Thursday, August 08, 2019

The Good Thieves

Rundell, Katherine. The Good Thieves.
August 27th 2019 by Simon & Schuster Books for Young
E ARC provided by Edelweiss Plus

Vita Marlowe and her mother have just come to 1930s New York City to help her grandfather, who is living in a tiny apartment above Carnegie Hall because he has been swindled out of the family mansion, Hudson Castle. A land developed and mafia type, Mr. Sorrotore, claims that the grandfather sold him the castle for $200; the grandfather maintains he was just renting it, but has given up fighting because he is still mourning the death of his wife. Vita, who is a bit lame due to complications with polio, takes it upon herself to go visit Mr. Sorrotore to ask for the property back, but this does not go well. She makes friends with a con artist who is working the party and stealing wallets, Silk, and the two manage to escape. Vita decides that she must travel to the castle to retrieve an emerald necklace there, and that might save the house if it brings in enough money. With the help of two boys working with the Lazarenko Circus in the hall, Arkady and Samuel, Vita and Silk take off on a daring adventure to the castle that is fraught with peril. Will they find the necklace, and will it save the day?
Strengths: This has a lot of action and adventure-- there are horse rides, a lot of aerial highjinks from Samuel, who works with his father on a trapeze act, and knife throwing. Sorrotore isn't giving up, but neither are the children. The fight that he and Vita have is quite brutal, but very exciting. The setting is very interesting, and Rundell has clearly done some thorough research into daily life in New York City during this time period. Vita's grandfather is sweet, and the castle ends up having a fabulous purpose at the end.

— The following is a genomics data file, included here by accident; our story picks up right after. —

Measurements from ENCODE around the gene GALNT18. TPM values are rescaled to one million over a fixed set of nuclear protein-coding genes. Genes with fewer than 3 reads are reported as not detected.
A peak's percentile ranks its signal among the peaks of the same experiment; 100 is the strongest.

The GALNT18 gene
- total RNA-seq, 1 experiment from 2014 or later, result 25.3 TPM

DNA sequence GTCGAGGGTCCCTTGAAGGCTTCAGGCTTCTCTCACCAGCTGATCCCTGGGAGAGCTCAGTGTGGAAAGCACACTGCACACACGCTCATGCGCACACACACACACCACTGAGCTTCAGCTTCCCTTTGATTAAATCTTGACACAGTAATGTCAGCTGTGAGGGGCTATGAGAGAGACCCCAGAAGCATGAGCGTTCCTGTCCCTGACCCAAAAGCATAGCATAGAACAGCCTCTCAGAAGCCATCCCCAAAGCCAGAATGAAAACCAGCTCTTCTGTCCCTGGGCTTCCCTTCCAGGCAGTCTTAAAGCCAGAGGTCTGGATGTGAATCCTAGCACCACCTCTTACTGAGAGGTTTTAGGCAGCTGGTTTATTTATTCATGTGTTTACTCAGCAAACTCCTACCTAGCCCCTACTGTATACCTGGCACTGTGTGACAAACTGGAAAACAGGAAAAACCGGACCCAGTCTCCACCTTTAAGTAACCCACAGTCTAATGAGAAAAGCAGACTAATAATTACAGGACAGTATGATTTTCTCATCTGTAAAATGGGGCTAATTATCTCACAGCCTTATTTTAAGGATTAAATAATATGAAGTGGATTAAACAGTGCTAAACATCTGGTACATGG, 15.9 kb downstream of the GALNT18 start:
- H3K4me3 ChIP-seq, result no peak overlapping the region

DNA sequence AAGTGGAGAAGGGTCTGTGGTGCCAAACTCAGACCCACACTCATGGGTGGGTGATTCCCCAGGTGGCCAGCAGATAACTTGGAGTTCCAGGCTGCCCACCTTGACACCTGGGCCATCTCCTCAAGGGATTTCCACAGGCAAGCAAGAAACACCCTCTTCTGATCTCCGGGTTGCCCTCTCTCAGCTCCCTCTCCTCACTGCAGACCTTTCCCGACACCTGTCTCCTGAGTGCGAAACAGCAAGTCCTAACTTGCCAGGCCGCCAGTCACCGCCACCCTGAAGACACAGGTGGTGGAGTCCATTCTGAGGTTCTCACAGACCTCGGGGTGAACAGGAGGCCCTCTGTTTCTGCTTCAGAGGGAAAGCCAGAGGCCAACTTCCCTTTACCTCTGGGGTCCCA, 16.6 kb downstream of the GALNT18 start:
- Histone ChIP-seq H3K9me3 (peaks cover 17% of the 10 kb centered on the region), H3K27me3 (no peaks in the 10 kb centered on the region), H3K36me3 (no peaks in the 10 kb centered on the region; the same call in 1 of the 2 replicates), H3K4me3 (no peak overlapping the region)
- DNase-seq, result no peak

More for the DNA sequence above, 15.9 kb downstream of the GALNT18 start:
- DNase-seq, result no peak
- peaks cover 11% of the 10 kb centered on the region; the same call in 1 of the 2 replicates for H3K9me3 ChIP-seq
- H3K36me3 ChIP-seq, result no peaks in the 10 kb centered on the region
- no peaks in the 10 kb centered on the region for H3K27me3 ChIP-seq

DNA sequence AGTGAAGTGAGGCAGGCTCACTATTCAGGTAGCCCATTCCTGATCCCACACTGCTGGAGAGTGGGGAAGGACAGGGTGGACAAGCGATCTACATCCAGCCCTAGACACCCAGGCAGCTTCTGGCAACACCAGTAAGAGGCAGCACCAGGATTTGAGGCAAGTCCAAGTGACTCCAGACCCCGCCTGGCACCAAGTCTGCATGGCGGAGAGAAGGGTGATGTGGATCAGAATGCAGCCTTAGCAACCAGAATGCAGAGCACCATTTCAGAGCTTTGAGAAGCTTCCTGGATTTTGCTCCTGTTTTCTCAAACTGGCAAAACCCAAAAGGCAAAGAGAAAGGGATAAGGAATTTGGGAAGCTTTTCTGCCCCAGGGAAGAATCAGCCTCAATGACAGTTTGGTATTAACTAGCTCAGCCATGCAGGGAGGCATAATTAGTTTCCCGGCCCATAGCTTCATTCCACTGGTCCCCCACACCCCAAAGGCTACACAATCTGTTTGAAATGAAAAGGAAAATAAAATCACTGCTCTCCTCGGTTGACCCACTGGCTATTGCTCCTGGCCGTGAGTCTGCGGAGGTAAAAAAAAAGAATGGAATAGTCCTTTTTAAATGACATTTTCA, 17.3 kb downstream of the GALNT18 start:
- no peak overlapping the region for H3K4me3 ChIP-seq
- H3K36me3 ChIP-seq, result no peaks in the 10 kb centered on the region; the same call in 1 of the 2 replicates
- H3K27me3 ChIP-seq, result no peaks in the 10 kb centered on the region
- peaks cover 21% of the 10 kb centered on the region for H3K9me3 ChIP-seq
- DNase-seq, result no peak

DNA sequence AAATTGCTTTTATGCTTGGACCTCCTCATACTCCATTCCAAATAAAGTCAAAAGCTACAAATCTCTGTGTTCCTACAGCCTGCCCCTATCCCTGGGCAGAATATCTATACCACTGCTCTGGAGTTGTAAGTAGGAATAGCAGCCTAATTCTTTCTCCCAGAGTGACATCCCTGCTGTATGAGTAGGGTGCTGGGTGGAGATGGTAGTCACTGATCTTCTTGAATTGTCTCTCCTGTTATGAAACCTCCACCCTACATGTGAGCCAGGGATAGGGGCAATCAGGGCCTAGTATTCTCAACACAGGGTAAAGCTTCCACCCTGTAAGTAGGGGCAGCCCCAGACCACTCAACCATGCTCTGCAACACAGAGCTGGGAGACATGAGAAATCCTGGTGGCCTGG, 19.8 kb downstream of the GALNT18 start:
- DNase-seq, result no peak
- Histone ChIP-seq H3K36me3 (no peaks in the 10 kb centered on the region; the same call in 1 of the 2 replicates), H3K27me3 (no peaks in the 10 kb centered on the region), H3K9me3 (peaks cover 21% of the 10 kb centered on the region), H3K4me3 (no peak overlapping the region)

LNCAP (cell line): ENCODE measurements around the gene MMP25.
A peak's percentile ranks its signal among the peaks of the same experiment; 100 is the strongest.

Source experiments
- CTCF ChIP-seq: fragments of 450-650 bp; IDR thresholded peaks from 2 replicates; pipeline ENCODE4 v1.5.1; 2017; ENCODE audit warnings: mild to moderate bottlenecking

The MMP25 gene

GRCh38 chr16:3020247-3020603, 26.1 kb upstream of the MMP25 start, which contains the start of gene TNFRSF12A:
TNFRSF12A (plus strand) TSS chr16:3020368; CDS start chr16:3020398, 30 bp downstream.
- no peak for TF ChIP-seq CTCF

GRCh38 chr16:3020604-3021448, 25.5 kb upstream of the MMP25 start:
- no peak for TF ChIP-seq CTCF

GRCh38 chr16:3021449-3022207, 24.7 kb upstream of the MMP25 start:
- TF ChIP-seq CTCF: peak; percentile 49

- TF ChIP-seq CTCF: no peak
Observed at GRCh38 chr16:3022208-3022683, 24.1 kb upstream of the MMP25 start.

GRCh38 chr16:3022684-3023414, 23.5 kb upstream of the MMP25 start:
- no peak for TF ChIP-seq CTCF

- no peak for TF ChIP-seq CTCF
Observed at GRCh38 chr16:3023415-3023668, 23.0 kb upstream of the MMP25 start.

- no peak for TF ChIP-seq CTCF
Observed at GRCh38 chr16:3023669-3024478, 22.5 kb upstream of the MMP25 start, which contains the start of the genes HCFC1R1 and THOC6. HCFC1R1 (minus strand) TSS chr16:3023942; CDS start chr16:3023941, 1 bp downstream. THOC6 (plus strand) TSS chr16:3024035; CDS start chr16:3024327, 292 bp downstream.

Weaknesses: This felt like an older title, somehow, reminiscent of Zilpha Keatley Snyder. I enjoyed it, but anything involving the circus does not do well in my library.
What I really think: I will probably not purchase; it's not something my students ask for, although I am always enthralled by mansions and enjoyed the story. This is similar to books like The Treasure of Maria Mamoun and Isabel Feeney, Star Reporter  that are books I love and still can't get students to check out.

Years ago, I read a book about the messages that clothes convey to people, and I really took it to heart. I wear a lot of long skirts because people read them as "this person is nurturing"; also, I'm 5"1'. I wear jackets to convey authority; they are also usually about $1.50 at the thrift store.

I love Lands End, and the local Ohio Thrift stores seem to get their returns or overstock. My polo shirt twin set says "I am the librarian and I am here to help you" for our teacher work day. Skirt is washable in case I need to crawl on the floor and hook up computers.

1 comment:

  1. No only do you have a jacket but you also have the Amulet of Awesomeness, which magically grants Awesome Authority to any and all librarians.